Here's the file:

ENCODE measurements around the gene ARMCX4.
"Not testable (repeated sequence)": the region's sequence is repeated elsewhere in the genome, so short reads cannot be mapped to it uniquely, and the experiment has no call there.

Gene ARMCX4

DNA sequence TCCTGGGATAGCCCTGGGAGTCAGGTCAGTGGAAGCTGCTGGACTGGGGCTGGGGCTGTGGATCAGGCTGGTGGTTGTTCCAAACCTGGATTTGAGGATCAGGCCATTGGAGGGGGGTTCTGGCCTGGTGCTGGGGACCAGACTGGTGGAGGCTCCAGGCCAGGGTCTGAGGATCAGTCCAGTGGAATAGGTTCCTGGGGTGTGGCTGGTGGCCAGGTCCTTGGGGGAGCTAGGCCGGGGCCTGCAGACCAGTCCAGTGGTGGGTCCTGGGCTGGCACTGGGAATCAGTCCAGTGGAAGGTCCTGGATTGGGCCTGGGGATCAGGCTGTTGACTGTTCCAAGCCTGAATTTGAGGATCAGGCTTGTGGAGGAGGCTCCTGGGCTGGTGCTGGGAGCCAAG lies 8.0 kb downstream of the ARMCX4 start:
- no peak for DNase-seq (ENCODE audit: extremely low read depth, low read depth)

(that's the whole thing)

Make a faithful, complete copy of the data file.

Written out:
ENCODE measurements around the gene ARMCX4.
"Not testable (repeated sequence)": the region's sequence is repeated elsewhere in the genome, so short reads cannot be mapped to it uniquely, and the experiment has no call there.

Gene ARMCX4

DNA sequence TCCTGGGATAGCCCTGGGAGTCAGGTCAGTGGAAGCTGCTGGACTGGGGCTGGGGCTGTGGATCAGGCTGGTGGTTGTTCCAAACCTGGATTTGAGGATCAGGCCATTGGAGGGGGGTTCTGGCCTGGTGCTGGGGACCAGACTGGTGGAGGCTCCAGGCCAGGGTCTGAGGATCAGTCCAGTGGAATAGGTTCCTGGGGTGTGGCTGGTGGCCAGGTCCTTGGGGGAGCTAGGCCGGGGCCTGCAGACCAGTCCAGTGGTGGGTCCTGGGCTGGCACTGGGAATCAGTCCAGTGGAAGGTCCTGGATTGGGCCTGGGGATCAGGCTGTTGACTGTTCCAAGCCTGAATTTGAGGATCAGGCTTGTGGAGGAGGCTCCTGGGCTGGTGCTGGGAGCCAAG lies 8.0 kb downstream of the ARMCX4 start:
- no peak for DNase-seq (ENCODE audit: extremely low read depth, low read depth)